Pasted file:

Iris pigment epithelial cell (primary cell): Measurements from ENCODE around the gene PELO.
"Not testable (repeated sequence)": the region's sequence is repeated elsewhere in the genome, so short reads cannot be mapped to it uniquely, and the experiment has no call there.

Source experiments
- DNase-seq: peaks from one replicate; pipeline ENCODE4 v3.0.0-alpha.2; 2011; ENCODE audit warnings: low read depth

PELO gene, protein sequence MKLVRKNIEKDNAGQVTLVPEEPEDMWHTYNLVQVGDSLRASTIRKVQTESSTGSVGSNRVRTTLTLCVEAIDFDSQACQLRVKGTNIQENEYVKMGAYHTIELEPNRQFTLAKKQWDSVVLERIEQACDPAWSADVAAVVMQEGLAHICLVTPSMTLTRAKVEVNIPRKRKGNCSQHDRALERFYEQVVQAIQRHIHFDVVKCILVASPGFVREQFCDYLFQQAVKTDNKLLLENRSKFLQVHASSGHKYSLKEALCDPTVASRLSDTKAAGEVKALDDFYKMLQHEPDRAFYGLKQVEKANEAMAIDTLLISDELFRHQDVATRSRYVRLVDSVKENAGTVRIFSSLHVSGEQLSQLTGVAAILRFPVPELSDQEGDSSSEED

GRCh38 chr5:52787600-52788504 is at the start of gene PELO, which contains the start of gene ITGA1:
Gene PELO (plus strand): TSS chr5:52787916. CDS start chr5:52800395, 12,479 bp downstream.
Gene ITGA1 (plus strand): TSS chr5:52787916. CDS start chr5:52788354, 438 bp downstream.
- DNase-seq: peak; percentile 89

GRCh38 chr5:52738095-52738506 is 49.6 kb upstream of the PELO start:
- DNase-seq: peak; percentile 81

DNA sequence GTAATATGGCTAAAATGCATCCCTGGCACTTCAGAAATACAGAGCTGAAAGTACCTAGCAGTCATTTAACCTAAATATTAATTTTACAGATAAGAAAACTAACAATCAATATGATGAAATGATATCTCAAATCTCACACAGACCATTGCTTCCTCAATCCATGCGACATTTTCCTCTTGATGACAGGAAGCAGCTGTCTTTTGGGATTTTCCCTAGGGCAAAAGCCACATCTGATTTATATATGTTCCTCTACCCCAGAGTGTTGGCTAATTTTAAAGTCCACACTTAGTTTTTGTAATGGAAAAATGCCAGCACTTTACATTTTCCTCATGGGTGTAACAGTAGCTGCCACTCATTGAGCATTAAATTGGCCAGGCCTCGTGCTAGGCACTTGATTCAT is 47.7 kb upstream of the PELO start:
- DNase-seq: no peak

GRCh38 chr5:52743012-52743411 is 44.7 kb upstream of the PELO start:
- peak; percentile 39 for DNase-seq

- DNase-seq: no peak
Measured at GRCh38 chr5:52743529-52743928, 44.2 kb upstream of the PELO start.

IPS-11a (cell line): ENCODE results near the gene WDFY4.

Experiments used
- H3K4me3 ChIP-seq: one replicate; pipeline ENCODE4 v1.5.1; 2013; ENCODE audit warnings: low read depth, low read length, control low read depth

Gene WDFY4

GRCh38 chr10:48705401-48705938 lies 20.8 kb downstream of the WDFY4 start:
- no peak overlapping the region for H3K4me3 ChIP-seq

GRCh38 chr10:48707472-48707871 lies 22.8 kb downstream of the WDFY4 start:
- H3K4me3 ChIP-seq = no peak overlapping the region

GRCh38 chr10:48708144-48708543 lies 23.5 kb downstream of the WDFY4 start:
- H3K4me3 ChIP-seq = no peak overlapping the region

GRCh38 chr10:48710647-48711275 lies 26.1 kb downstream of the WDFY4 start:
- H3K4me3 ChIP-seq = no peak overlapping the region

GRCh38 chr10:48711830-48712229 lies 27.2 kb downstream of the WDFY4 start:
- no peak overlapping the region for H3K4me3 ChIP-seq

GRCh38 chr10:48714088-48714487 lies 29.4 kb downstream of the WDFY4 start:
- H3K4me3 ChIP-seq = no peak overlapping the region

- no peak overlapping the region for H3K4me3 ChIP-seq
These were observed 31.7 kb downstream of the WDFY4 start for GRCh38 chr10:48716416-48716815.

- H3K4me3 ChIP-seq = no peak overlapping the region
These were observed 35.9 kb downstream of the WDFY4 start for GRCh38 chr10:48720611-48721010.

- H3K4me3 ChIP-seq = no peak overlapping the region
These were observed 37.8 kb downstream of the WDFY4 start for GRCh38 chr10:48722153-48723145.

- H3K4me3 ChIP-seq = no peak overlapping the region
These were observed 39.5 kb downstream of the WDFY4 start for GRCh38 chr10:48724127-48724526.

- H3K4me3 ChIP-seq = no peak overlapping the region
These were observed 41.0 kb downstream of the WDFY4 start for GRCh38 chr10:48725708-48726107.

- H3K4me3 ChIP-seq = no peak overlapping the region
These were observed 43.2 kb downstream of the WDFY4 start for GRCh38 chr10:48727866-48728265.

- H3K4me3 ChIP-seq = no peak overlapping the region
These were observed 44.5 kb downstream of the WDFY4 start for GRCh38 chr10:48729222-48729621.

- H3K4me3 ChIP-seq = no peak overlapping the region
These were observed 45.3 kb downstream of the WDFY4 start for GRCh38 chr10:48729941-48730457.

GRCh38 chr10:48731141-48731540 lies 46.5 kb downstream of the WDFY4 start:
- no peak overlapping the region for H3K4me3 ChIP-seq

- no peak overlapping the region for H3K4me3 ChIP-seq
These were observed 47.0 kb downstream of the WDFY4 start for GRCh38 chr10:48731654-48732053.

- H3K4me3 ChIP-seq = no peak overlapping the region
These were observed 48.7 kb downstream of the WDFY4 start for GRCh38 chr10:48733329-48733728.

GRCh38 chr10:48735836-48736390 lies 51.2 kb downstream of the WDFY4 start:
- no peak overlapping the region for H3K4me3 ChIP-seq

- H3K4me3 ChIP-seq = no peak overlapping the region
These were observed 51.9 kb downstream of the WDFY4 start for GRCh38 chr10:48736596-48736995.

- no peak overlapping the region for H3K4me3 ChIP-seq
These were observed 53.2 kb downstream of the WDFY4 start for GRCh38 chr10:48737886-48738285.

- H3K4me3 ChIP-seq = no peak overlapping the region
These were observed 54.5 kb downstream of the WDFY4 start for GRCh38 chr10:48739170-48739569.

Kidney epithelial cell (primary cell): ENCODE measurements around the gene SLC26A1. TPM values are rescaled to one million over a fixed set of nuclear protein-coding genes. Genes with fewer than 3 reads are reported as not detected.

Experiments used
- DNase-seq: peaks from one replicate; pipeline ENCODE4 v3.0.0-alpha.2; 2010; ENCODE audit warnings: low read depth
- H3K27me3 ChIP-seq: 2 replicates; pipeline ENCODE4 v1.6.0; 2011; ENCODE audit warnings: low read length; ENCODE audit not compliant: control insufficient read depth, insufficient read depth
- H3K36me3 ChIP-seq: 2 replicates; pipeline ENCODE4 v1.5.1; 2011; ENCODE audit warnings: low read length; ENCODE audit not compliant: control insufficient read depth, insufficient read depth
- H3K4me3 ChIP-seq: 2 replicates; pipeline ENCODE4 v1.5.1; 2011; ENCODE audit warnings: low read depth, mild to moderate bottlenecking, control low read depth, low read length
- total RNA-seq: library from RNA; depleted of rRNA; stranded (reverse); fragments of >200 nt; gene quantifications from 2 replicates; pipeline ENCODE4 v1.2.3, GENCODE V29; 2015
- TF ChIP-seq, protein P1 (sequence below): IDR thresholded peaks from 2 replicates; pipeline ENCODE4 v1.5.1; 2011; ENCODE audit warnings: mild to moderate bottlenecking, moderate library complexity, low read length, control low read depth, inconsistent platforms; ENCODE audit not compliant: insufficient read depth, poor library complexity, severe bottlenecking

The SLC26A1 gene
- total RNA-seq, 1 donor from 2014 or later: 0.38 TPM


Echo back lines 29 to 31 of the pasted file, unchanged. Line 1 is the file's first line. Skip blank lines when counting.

- H3K4me3 ChIP-seq = no peak overlapping the region

GRCh38 chr10:48711830-48712229 lies 27.2 kb downstream of the WDFY4 start:
- no peak overlapping the region for H3K4me3 ChIP-seq